In relation to government plans for privatising the probation service, it's not just the big boys like G4S and Serco who are circling like vultures over head, there's also the 'third sector' hoping to move in as well. Mostly made up of charities, I've touched on their increasing move into delivering public services before. In Charity Ends Where Exactly? I discuss my concerns regarding NACRO being involved in bids to run prisons.
"I must confess I've had my doubts about NACRO for some time (The Dog that Doesn't Bark), because they used to have a distinguished record for campaigning, but I've only fairly recently come to realise that Frances Crooke of the Howard League for Penal Reform no less has similar concerns. It would seem that she fair put the cat amongst the pigeons by bringing the issue to the attention of the Charity Commission, which by all accounts lost her several friends amongst the charity world, Catch 22 and Turning Point included."
Not surprisingly, NACRO have welcomed the government's proposals contained in 'Transforming Rehabilitation', along with the sector generally. I remain very uneasy about charities basically increasingly becoming government contractors for public services. It's not just that they are affecting our jobs, although that's bad enough, it's more that it doesn't fit well with me in terms of their 'charitableness' - they're turning into businesses surely?
One of the key organisations that speak for the so-called 'third sector' is ACEVO, the Association of Chief Executives of Voluntary Organisations, a sort of trade union for CEO's. It's leader since 2000, Sir Stephen Bubb, has described it thus and he quite rightly attracted the attention of the Charity Commission for the ill-considered description on his blog.
But then he seems to like poking people and organisations, not just in the interests of his members one suspects, but his own too judging by his blog. He seems to have little regard for trustees and wants them 'professionalising' by being paid. Quite rightly the Charity Commission are having none of it for he displays all the classic characteristics of CEO's in charities that typically prefer a situation where the tail wags the dog.
I have to say as blogs go it strikes me as one of the most utterly cringing and self-serving I've come across and in my humble opinion hardly gives a good impression of the sector. I suspect I'm not alone in thinking this as there is some evidence across the internet that others feel the same and Sir Stephen appears to be the object of some well-deserved derision in certain quarters. It's even spawned a spoof.
Nevertheless the man prides himself in being a champion for the sector, and indeed he got his gong for doing so. Why he recently had the temerity to write to the Prime Minister to tell him that the 'Big Society' was effectively dead, so perhaps he can't be all bad. Seeing as his salary and that of many of his members increasingly depends on money from the State, it possibly takes balls to bite the hand that feeds you. He only got a reply from Nick Hurd though.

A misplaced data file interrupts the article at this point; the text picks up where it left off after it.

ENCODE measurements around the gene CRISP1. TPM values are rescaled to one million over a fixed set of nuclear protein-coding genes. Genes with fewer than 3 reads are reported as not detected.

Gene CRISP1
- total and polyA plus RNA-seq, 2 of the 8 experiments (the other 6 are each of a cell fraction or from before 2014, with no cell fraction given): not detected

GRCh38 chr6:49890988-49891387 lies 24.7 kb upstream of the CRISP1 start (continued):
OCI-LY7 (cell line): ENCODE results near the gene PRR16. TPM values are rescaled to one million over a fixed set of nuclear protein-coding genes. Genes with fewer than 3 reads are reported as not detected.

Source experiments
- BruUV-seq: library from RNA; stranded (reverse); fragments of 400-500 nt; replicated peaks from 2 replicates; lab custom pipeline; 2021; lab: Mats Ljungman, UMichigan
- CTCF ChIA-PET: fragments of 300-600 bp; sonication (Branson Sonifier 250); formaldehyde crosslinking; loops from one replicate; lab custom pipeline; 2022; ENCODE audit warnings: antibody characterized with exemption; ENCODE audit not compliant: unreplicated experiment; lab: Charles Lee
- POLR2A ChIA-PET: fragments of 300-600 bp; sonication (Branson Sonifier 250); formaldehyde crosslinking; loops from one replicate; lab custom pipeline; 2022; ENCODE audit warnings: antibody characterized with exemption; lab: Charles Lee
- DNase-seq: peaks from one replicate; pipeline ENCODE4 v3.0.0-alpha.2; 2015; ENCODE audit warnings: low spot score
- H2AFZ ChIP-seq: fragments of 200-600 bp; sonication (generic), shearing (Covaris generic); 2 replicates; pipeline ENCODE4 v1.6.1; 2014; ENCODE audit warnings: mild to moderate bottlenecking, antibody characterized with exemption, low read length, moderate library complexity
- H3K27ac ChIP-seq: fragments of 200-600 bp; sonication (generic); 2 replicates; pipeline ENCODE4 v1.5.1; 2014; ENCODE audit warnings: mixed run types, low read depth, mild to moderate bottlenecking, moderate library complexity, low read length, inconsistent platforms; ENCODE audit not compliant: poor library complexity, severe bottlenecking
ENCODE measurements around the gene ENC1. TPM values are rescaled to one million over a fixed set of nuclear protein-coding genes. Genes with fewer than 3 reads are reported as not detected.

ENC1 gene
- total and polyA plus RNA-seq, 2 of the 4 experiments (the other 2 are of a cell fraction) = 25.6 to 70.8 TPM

Sir Stephen has had probation in his sights for some time. Here he is giving evidence to the Parliamentary Public Administration Committee in 2011 on the subject of Smaller Government : Bigger Society?:-
"You only have to look at one example: crime, and the money that we spend in our probation and rehabilitation services. Only 4% of that budget is delivered through third sector organisations, and yet we know the state is hopeless at rehabilitation because more than 70% of people who have been in prison are back in prison within two years. Third sector organisations that deliver those services get records as low as 50%, so why are we not commissioning them more? I think we have to open up our public services to ensure that third sector organisations really can deliver more."
On his blog this is what he had to say recently about probation:-
"We ran it once. We can do it again.
Probation that is. Indeed it's a third sector invention and we ran it for many decades; where the emphasis was on rehabilitation; indeed "reformation" as the 1601 Charity law has it. Since it was taken over by the State the emphasis has changed and there has been less rehab work - not solely the fault of the service it has to be said but the demands of the criminal and justice system. I welcome the proposals from Chris Grayling. Opening up the service for bids by the sector can help shut the revolving door of prison, release, back in again. Half of prisoners currently reoffend within a year. Surely an indictment of our current system, not to mention a massive drain on resources and harm to communities."
l think we know where Sir Stephen is coming from. Here is a snippet from his Third Sector interview in 2012:-
He also credits Acevo with a key role in the creation of the Future Jobs Fund and changing attitudes to full cost recovery, which he says has "sunk into the psyche of the sector". He helped to develop the embryonic social investment market by becoming chair of the Adventure Capital Fund in 2006. That’s a post he still holds, but his real epitaph will be his zeal for ensuring that charities provide more public services.
It’s an aim that has alienated trade unions and some charities that are concerned about loss of independence, mission creep and collaboration with private companies. Bubb dismisses such comments as "bollocks", saying charities have always delivered public services and generally do it better than the "crap" state.
So this is what we're up against with our third sector 'partners'. You know what, it sort of makes me want to be much more considered in relation to my charitable giving from now on.